'Kapakahi' evokes 'been there, done that' feel
By Joseph T. Rozmiarek
Advertiser Drama Critic
Lisa Matsumoto may be the first Hawai'i writer to act on that play-on-words epigram, "Once you've seen all of her plays, you've seen one of them."
One wishes to say "condensed" from her earlier works, but after 35 scenes and three hours of playing time, it feels that she has left out very little.
Matsumoto made a stunning debut with her first play, "Once Upon One Time," 11 years ago at the University of Hawai'i. The show overlaid pidgin dialogue on a fractured mosaic of classic fairy tales featuring distinctly local characters. Directed by Tamara Hunt and filled with a fresh cast of college students, it burst on the scene like a skyrocket and attracted immediate attention.
She quickly followed up with two more pieces to create a trilogy, adding "Once Upon One Noddah Time" and "Happily Eva Afta." The sequels repeated the same formula, reprised some of the characters, and attracted a loyal following of actors and audiences that kept showing up for each new offering.
Fractured as they were, each show still had a traceable story line with a beginning, middle and end. Each was fresh, energetic and fun. But while not exact carbon copies, they became difficult to distinguish from one another. One began to hope that Matsumoto could apply her talent to something new.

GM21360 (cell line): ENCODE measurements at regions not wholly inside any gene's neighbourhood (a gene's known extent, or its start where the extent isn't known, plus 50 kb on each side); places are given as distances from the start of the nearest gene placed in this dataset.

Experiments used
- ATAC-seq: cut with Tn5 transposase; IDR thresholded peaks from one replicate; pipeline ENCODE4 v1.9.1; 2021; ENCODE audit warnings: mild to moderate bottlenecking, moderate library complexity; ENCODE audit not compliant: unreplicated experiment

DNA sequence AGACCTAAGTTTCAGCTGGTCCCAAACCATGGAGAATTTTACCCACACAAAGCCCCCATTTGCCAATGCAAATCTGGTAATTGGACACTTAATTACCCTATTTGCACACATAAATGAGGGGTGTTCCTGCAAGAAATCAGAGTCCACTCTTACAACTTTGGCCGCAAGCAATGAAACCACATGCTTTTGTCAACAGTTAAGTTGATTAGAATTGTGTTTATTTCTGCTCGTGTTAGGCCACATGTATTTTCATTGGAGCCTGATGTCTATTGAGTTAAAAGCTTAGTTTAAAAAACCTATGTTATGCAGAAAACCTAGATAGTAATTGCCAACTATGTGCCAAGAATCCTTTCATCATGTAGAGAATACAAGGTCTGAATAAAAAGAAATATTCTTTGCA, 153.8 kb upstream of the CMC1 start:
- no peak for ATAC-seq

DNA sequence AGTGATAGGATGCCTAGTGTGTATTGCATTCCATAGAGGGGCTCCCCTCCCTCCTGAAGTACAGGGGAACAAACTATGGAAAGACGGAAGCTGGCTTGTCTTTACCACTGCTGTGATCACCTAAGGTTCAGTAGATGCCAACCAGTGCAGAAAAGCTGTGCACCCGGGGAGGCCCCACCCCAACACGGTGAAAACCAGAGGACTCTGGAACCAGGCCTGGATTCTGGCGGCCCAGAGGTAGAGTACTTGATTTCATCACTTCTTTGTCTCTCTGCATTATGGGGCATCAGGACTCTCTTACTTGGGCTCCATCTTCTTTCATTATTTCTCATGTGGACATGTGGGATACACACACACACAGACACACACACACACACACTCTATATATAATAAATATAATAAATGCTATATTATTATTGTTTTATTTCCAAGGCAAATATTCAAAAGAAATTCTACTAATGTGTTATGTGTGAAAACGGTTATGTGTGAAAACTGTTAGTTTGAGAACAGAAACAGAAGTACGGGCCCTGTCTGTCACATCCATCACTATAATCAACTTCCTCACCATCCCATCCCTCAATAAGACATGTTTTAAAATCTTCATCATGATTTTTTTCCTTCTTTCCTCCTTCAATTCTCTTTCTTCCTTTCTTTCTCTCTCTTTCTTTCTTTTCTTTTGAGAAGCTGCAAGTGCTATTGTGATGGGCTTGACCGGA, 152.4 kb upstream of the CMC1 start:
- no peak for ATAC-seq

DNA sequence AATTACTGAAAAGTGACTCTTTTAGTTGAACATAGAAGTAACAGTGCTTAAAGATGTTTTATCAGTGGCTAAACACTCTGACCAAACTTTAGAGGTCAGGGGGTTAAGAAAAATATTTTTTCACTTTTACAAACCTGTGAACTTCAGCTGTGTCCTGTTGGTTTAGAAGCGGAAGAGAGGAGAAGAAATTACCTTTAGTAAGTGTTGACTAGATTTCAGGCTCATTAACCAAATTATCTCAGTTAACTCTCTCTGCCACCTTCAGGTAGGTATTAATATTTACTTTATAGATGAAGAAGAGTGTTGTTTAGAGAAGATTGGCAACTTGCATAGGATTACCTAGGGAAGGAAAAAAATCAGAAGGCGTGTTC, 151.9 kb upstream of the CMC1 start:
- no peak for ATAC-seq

With this production, one senses that she has played out the creative line on the trilogy and that the show stays afloat mainly from cast energy and nostalgia. At heart it's a musical review of 21 songs performed by a throng of 62 performers. Truly all mixed up, to find and follow a story line one would need a map, a compass, and an infrared sensor. It's simply easier to let the songs by Roslyn Catracchia and Paul Palmore wash over you, and look for familiar faces in the crowd on stage.
Despite the numbing weight of the show, the opening-night audience obviously continues to love the material, and the cast again with Hunt directing keeps it fine-tuned and running like a top.
Matsumoto is prominent on stage as Da Wicked Queen, creating an imposing presence that is 50 percent hairpiece and 50 percent red robes, shot through with drop-dead attitude. Patrick Fujimoto appears again as her not-so-loyal sidekick, Da Mean Mongoose, and the two pair up for a pleasing, short dance number.
After that, naming names is impossible to do without leaving out somebody's favorite.
Devon Nekoba is narrator, Kala'i Stern is the square Prince Charmin and Bryan Yamasaki is the prince turned into a gecko by the curse of the Hagemogi Fairy. Eunice Fukunaga, Margaret Jones and Zan DePeralta pack a wallop as the dancing fairy godmothers, and Stephanie Sanchez reprises two roles as Tutu and Isabel from Matsumoto's "The Princess and the Iso Peanut."
Alec Shimizu is the spaced-out One Noddah Hunta, Ron Encarnacion doubles as the Shoemaker and Da Mean Stepmotherr (sic), and Dion Donahue milks every line as the Royal Attendant Pierre.
The set is formidable, the costumes are bright and the choreography is well-rehearsed. And while the cast pumps out energy, there are audibility problems that arise from too many high-pitched and shrieking voices.
If you loved the earlier shows, you'll love this one. But it might make you wonder if it is possible to have too much of a good thing.